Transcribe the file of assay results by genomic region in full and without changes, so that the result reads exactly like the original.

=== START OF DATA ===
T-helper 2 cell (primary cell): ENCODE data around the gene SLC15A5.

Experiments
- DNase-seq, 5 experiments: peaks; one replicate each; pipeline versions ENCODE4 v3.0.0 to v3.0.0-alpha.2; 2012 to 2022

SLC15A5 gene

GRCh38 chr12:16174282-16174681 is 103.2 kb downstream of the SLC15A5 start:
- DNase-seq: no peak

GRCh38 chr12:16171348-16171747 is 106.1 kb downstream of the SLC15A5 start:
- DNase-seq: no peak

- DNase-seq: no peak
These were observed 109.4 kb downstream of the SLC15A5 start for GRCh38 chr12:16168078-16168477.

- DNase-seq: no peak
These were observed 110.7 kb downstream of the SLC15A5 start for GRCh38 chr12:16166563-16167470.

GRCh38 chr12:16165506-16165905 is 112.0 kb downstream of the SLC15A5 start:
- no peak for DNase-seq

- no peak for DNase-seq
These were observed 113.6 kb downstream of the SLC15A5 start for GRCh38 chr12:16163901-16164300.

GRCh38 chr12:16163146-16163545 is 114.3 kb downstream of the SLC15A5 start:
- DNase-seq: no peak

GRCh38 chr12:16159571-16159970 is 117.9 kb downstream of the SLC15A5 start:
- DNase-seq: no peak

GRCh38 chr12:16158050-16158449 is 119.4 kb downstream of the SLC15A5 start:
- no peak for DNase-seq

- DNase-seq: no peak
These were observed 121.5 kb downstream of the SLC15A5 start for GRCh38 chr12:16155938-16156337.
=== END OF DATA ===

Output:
T-helper 2 cell (primary cell): ENCODE data around the gene SLC15A5.

Experiments
- DNase-seq, 5 experiments: peaks; one replicate each; pipeline versions ENCODE4 v3.0.0 to v3.0.0-alpha.2; 2012 to 2022

SLC15A5 gene

GRCh38 chr12:16174282-16174681 is 103.2 kb downstream of the SLC15A5 start:
- DNase-seq: no peak

GRCh38 chr12:16171348-16171747 is 106.1 kb downstream of the SLC15A5 start:
- DNase-seq: no peak

- DNase-seq: no peak
These were observed 109.4 kb downstream of the SLC15A5 start for GRCh38 chr12:16168078-16168477.

- DNase-seq: no peak
These were observed 110.7 kb downstream of the SLC15A5 start for GRCh38 chr12:16166563-16167470.

GRCh38 chr12:16165506-16165905 is 112.0 kb downstream of the SLC15A5 start:
- no peak for DNase-seq

- no peak for DNase-seq
These were observed 113.6 kb downstream of the SLC15A5 start for GRCh38 chr12:16163901-16164300.

GRCh38 chr12:16163146-16163545 is 114.3 kb downstream of the SLC15A5 start:
- DNase-seq: no peak

GRCh38 chr12:16159571-16159970 is 117.9 kb downstream of the SLC15A5 start:
- DNase-seq: no peak

GRCh38 chr12:16158050-16158449 is 119.4 kb downstream of the SLC15A5 start:
- no peak for DNase-seq

- DNase-seq: no peak
These were observed 121.5 kb downstream of the SLC15A5 start for GRCh38 chr12:16155938-16156337.